Love And Glory by
Tor Hardcover: ISBN 0312874499 PubDate Mar 03
Review by Ernest Lilley
304 pages List price $24.95
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A dozen years ago, the late Poul Anderson begins in his forward to For Love and Glory, the late Isaac Asimov created a science fictional cosmos to serve as a backdrop for other writers. Though Anderson contributed two stories ("The Diplomacy Guild" and "Phases in Chaos") to this universe, which have been incorporated in this book, only a ghostly echo remains of those tales, as the people, places and things in them have all been substantially changed. Still, the author wants us to know where it all began, and to acknowledge his debt to another master of SF. We're all in debt to Asimov's estate for letting Anderson create this novel, published over a year after his death.
For Love and Glory is classic Anderson laced with contemporary SF's memes. There is a feisty ( and beautiful) woman out to see the glories of the cosmos, a masterful male for her to fall in love with, and a cosmic event for them to brave and revel in. Actually, there are several males that the heroine, Lissa, works her way through, and one or two of them get shortchanged by my lights...but maybe not by Poul's.
The story begins with Lissa Davysdaughter Windholm of Asborg - Sunniva III, or Lissa for short out looking for ancient alien ruins on a little know planet, with her friend and companion a gentle T-Rex like creature known (for human purposes) as Karl. Fans will no doubt be reminded of Adzel, the Buhdist dragon explorer from The Trouble Twisters, written early in Anderson's career. Lissa and Karl come across Torben Hebo, an independent and somewhat crusty human who's found an alien treasure first and shows the lack of grace to want to capitalize upon his discovery. Torben is an amalgam of Anderson's strong males, it comes as little surprise, consisting of an amalgam of Anderson's own David Falkyn, Indiana Jones and L.E. Modesset's "Forever Hero" (SFRevu 3.8). Though he's too rough a character for Lissa's taste the two briefly set off sparks before going their separate ways. She back to her homeworld to convince her powerful family to fund more research and he back to Earth, no longer a human world, but still his place of origin, and the place he decides to go to forget.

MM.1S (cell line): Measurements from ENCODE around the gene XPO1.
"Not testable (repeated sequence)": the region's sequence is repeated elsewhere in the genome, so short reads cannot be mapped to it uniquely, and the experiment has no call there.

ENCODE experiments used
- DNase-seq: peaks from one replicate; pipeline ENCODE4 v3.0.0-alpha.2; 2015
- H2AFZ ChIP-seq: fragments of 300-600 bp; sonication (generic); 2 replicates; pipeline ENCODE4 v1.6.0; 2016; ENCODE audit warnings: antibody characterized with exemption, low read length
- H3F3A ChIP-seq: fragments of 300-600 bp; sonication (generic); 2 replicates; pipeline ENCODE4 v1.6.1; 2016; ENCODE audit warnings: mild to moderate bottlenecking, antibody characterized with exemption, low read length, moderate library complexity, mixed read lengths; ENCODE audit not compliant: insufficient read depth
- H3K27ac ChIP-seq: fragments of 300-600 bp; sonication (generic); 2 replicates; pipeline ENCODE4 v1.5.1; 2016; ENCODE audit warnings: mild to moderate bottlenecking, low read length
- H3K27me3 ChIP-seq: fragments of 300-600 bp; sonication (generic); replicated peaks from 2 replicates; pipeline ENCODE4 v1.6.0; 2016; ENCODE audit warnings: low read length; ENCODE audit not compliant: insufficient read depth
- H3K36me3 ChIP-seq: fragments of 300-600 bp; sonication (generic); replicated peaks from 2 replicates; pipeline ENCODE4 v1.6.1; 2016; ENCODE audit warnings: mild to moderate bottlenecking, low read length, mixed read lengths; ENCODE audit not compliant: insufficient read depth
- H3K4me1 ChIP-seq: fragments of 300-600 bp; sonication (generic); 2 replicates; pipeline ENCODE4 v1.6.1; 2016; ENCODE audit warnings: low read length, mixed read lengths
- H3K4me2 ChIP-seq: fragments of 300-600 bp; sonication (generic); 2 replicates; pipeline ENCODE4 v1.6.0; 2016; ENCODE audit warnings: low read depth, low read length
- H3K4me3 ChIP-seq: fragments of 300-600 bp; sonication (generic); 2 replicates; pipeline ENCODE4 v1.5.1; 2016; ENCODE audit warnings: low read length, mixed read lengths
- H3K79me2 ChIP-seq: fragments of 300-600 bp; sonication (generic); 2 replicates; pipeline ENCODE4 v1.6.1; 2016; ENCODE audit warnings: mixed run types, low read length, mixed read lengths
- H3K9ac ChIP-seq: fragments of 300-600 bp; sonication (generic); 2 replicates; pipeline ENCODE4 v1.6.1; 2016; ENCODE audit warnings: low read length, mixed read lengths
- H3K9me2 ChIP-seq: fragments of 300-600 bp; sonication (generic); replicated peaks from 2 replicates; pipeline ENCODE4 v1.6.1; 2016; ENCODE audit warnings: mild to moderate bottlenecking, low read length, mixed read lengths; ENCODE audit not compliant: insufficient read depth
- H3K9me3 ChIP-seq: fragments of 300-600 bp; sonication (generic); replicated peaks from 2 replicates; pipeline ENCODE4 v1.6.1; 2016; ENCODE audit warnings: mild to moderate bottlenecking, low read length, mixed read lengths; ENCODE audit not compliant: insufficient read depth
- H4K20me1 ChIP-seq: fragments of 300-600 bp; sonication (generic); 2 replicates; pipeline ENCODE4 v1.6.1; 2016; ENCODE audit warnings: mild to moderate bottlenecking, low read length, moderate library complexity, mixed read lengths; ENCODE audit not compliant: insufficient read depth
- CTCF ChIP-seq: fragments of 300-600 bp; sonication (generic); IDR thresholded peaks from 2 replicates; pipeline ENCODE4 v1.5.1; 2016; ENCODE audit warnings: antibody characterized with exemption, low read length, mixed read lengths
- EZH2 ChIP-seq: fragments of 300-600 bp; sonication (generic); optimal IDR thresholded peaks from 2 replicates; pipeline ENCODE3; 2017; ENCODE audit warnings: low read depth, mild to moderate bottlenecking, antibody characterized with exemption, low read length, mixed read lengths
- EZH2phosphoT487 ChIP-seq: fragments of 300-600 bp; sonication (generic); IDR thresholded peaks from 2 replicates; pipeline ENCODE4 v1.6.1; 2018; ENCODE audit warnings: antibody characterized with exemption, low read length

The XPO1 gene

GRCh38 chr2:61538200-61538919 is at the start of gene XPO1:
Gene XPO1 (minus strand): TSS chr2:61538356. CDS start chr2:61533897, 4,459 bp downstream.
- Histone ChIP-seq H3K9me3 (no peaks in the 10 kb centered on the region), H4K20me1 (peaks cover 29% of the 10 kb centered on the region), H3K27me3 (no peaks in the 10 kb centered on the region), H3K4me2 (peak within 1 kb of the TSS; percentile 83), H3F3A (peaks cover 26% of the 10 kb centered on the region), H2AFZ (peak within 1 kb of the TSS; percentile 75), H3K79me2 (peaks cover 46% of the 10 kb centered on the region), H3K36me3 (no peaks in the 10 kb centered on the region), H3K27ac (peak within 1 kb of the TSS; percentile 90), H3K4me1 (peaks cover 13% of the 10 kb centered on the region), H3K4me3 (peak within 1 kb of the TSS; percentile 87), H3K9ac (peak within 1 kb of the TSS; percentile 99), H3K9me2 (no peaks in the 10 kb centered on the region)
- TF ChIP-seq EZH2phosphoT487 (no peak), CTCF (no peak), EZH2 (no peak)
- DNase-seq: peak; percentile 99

You see, Torben is old, really old. He's physically youthful, but after a number of centuries one's mind gets so full of clutter that you just can't make heads or tales of it. Different authors have dealt with this problem in different ways, and Anderson chooses the memory editing approach, trimming down the excess baggage to something manageable. Torben goes to Earth for his trim because it's where his memories started, though he's been away long enough for Terran humanity to have changed beyond everything but physical recognition. Earth is inhabited by a group mind, polite and hospitable, helpful even...but no longer human.
Meanwhile, Lissa has gotten herself involved with an expedition to go see "something wonderful" when an alien comes to her to reveal that a secret alien expedition has been mounted to observe some cosmic once in a lifetime event, information that the alien shares in exchange for space for his disaffected fellows to colonize, away from their overbearing rulers. Lissa manages to show herself as less than a perfect judge of character when she picks a captain and chief scientist who both fall in love with her, and who both have character flaws large enough to drive a space-yacht into. Well, possibly nothing the love of a good woman can't cure.
So for a time Lissa and Torben's stories diverge, and then after the big event for Lissa and Torben's attitude adjustment, they find themselves both on the same world throw together trying to save the life of an alien in the new colony. More sparks fly and a bit of skullduggery too as Torben's clever plan to exploit the aftermath of the cosmic event is discovered and the two find themselves suddenly in a space race to get there first while trying to make up their minds about each other.
For Love and Glory is Anderson's last romp in the cosmos, and while fans will find it reassuringly true to form, it doesn't add much to his canon, despite the incorporation of contemporary ideas about longevity and whatnot. It's fun, and a good read, but if you want to to go back and find something that reminds you of why this was one of the great SF authors I'd recommend Going for Infinity (SFRevu Jun '02), the author's semi-autobiographical tour of his writing.